Good morning, fellow seekers of wisdom and truth.
I kicked off this exercise by interviewing seven analysts of diverse viewpoints and areas of expertise about the question of the elections before they occurred. (They’re available under “interviews” above, if you’re joining us late.) Thursday and Friday I connected with four of them (still trying on the others) to ask for their post-election-day updates. I suggest we freshen up the discussion by circling back to the original question about the chances that the election represent a potential turning point. Here are the updates:
Juan Cole update
Juan Cole (original interview here) continues to reject the idea that anything related to the election can do any good at ending the insurgency or helping the U.S. project. On his blog, Informed Comment, he wrote:
“I cannot imagine why anyone thinks that [these elections are a milestone on the way to withdrawing US troops from Iraq.] The Iraqi “government” is a failed state. Virtually no order it gives has any likelihood of being implemented. It has no army to speak of and cannot control the country. Its parliamentarians are attacked and sometimes killed with impunity. Its oil pipelines are routinely bombed, depriving it of desperately needed income. It faces a powerful guerrilla movement that is wholly uninterested in the results of elections and just wants to overthrow the new order. Elections are unlikely to change any of this.”
I asked him, if the elections are so insignificant, how he explained the turnout. He replied:
Ã¢â‚¬Å“The reason that the elections are not a turning point is that electoral contests can and often do co-exist with guerrilla conflicts. Northern Ireland had a number of elections during the troubles there. Sinn Fein and the IRA were two heads of the same coin, one political and the other paramilitary.
So the high turnout in, say, Salahuddin, shows that Sunni Arabs now want to create the equivalent of Sinn Fein, a political wing of their resistance. It doesn’t mean they want to end the resistance. They will go on blowing things up even as they agitate through their parliamentarians. Their goals are still to a) get the Americans out of Iraq and b) take back over the country (they think they are a majority).Ã¯Â¿Â½Ã¯Â¿Â½?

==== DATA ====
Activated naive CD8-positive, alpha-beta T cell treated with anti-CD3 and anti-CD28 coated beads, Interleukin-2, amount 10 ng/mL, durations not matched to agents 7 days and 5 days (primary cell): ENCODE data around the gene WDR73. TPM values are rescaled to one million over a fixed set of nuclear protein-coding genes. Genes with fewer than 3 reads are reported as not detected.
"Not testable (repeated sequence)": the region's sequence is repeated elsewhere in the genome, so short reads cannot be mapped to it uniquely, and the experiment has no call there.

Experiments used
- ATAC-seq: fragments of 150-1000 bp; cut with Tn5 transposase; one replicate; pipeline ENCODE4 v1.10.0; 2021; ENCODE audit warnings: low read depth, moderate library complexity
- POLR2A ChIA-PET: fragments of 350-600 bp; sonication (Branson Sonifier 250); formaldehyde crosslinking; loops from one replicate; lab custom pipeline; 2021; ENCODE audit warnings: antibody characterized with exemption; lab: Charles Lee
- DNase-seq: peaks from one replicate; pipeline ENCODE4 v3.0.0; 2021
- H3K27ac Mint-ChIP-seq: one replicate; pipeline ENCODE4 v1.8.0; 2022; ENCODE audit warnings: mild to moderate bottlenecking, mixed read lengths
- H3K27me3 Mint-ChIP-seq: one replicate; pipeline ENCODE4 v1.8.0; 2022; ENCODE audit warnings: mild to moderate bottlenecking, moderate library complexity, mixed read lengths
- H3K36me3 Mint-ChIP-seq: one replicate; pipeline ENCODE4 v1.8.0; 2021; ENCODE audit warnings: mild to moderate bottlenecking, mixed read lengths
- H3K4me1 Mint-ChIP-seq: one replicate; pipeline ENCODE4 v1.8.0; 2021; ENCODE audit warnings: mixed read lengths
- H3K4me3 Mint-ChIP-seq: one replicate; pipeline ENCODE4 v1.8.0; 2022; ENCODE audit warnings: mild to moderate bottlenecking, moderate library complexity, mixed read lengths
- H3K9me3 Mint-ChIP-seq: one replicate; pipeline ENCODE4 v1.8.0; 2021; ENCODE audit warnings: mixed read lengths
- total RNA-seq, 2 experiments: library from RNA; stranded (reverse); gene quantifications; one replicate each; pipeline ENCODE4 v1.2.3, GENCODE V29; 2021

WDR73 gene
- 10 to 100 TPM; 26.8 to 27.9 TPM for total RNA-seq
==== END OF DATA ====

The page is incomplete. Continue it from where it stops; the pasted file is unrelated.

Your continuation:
Robert Packer update:
Packer (original here), the University of Michigan political scientist, continues to analyze mostly with reference to domestic U.S. politics. He made these comments (and I write this post) before President Bush’s Sunday night speech.
“YES, this election is a turning point, in that it marks a putative success of the Iraq
strategy and it allows the Administration to begin a phased withdrawal Ã¢â‚¬â€œ which I expect to be announced by the State of Union.
Bush had been losing public support for the war because (1) the most publicly-stated
rationale for the war Ã¢â‚¬â€œ WMD Ã¢â‚¬â€œ were not found, thus casting doubt on the wisdom of the war, and (2) the continuation of violence after the initial ouster of Saddam, which cast doubt on the winnability of the war.
The subsequent arguments for war — fight terror and promote democracy — until the past two weeks, were weakly articulated and proved inadequate to sustain support. Then John Murtha seized upon the perception of unwinnability. These two variables — a rationale worth fighting for and the probability of success Ã¢â‚¬â€œ are important in determining the steepness of the slide in public support for the war, as casualties mount.
A high Iraqi election turnout vindicates, in the short-run, the Administration argument that the US is fighting to promote democracy. But just as the January provisional government elections led to a strengthening of public support, only for it to erode in the months that followed, so might this be a temporary respite for the Administration — thus the need to seize upon this moment to announce a build-down in forces.
Furthermore, I view the President’s speech somewhat differently from you. I do not find the rhetoric of staying surprising, given that reputational interests in Iraq may now be greater than intrinsic interests. But embedded in his Philadelphia speech was a new sophistication missing in earlier pronouncements. By defining the adversary as only partially Ã¢â‚¬Å“terrorists from the outside,Ã¯Â¿Â½Ã¯Â¿Â½? and mostly as disaffected Sunnis, the President is setting up the possibility that American forces will be limited to fighting the foreign jihadists.